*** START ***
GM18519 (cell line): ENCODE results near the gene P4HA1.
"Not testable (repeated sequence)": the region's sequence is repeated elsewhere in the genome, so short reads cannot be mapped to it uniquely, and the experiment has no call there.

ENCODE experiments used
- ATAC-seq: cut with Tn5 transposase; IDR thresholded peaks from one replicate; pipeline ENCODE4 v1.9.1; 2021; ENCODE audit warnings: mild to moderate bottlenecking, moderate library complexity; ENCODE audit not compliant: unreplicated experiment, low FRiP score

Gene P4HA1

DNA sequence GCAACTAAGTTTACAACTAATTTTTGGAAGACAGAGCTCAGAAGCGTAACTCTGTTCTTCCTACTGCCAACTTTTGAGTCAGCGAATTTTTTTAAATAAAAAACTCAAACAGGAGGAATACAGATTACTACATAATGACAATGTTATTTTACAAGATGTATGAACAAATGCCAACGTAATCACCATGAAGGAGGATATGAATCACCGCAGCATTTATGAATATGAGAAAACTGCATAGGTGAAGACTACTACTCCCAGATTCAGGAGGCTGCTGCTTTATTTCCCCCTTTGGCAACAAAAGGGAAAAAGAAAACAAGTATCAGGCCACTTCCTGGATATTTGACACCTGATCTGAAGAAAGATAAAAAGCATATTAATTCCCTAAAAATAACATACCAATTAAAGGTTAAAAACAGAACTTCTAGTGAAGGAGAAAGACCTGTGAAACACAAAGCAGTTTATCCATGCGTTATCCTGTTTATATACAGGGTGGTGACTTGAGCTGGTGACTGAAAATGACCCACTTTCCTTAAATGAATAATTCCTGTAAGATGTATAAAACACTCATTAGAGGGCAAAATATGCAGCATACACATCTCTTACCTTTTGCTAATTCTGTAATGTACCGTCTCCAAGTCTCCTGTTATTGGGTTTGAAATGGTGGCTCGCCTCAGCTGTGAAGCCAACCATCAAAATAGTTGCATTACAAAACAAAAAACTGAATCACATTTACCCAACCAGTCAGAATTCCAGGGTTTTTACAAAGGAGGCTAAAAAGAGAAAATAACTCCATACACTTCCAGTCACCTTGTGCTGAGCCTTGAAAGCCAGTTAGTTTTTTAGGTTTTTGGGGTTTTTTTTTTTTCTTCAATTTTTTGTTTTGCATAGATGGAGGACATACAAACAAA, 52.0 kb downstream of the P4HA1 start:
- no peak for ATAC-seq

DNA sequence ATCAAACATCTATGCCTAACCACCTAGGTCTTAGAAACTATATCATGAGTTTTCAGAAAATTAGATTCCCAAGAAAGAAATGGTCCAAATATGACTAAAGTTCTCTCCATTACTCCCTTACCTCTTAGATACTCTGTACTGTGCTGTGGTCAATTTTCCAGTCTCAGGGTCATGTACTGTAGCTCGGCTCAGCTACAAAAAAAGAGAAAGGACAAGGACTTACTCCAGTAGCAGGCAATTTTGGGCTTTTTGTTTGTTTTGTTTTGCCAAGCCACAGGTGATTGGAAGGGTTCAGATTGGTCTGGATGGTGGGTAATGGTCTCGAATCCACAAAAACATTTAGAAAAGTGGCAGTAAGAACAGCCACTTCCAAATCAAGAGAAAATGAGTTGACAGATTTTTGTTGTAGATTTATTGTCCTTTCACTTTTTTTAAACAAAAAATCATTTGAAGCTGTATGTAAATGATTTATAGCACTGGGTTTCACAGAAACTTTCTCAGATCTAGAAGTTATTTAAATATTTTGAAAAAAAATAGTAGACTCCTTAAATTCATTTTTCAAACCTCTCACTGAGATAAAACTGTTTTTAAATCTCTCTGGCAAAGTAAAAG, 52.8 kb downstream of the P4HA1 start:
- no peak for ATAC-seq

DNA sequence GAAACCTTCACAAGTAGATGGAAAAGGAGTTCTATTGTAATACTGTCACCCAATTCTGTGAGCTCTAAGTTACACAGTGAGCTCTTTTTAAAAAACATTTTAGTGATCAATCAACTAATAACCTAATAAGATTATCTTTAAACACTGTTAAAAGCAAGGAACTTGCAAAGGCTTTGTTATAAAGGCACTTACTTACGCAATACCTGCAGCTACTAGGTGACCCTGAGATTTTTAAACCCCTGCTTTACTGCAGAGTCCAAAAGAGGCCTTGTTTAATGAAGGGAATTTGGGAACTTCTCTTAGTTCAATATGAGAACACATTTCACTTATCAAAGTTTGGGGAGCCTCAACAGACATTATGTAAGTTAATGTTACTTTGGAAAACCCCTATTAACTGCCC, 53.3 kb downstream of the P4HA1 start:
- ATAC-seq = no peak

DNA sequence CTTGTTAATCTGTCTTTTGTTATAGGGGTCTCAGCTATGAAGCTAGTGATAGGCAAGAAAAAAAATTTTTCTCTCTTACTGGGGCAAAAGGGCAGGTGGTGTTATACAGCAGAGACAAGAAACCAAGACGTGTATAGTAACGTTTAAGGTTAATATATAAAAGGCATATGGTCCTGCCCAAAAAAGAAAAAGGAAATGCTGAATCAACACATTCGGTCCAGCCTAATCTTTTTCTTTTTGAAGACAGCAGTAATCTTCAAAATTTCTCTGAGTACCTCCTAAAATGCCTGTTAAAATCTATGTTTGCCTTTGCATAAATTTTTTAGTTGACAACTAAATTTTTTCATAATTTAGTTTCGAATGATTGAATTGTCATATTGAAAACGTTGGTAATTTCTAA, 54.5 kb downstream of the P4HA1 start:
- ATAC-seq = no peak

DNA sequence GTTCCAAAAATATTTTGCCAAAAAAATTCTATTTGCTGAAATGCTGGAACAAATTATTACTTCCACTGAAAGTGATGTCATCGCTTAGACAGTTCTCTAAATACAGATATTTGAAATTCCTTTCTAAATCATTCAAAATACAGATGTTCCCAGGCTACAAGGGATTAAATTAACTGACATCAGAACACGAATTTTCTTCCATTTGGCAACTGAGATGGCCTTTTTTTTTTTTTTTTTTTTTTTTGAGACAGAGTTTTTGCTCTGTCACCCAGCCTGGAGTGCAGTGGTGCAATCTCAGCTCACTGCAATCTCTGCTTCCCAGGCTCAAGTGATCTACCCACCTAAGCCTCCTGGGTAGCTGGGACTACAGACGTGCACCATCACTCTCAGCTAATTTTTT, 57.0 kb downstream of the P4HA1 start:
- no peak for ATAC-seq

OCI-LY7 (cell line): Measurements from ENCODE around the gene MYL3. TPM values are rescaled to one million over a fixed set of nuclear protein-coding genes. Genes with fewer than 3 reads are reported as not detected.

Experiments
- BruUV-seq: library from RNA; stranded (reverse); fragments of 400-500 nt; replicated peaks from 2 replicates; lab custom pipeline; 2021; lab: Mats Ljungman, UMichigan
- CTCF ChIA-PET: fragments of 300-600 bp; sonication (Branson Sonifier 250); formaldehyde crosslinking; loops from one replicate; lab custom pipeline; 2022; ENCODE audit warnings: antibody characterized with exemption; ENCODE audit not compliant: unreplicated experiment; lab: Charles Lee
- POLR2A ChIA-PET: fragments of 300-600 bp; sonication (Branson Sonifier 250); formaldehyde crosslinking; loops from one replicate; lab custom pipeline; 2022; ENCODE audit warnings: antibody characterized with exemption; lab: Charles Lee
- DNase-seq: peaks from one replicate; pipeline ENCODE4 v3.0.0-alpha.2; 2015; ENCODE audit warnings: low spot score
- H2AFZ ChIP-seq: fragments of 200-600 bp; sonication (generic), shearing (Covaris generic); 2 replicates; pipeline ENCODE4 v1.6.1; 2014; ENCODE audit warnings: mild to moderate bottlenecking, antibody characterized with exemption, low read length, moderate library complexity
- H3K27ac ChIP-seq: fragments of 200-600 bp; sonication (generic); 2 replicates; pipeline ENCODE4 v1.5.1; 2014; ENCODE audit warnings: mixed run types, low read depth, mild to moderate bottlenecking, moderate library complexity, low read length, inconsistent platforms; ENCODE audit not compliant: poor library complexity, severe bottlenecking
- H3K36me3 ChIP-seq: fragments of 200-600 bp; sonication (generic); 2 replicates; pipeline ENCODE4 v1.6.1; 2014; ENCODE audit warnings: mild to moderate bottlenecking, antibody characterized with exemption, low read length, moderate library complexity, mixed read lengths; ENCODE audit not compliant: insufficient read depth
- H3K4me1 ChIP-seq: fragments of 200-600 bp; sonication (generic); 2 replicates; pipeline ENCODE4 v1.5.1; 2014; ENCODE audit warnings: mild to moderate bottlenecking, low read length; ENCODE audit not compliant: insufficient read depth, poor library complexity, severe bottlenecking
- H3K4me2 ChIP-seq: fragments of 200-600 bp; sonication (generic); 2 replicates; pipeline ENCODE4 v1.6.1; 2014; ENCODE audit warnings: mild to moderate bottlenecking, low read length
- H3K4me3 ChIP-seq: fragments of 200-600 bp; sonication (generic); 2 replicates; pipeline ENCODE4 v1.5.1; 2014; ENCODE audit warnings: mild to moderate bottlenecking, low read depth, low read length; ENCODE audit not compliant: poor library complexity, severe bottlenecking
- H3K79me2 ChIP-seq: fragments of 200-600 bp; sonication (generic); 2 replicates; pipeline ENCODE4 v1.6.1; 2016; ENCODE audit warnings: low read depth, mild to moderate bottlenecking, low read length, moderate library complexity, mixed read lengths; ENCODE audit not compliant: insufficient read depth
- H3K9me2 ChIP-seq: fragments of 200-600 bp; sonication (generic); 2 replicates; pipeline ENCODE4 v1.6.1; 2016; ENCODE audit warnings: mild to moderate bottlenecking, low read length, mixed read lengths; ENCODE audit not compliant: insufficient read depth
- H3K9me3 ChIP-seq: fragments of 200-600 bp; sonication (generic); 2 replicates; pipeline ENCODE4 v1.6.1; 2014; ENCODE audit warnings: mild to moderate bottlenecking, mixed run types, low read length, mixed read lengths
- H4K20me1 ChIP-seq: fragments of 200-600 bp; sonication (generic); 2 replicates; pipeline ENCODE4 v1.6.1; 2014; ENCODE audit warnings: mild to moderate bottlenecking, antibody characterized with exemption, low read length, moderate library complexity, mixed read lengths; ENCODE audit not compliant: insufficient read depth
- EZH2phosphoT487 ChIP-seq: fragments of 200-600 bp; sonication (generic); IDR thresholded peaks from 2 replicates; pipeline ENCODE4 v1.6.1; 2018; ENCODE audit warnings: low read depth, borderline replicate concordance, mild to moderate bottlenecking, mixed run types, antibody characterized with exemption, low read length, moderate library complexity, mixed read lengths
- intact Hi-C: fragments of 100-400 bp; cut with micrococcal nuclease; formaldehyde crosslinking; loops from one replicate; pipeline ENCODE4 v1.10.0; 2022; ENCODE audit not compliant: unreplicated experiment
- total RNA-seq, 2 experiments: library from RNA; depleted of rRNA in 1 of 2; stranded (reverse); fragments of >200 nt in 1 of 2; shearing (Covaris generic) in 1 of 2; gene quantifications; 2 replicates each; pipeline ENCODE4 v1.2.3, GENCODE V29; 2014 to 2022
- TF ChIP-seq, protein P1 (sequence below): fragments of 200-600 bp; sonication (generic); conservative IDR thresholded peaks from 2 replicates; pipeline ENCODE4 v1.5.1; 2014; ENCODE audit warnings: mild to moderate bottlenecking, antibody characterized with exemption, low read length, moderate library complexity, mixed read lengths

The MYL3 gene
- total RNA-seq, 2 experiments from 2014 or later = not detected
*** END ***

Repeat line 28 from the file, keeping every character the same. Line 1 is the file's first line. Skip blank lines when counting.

- H3K79me2 ChIP-seq: fragments of 200-600 bp; sonication (generic); 2 replicates; pipeline ENCODE4 v1.6.1; 2016; ENCODE audit warnings: low read depth, mild to moderate bottlenecking, low read length, moderate library complexity, mixed read lengths; ENCODE audit not compliant: insufficient read depth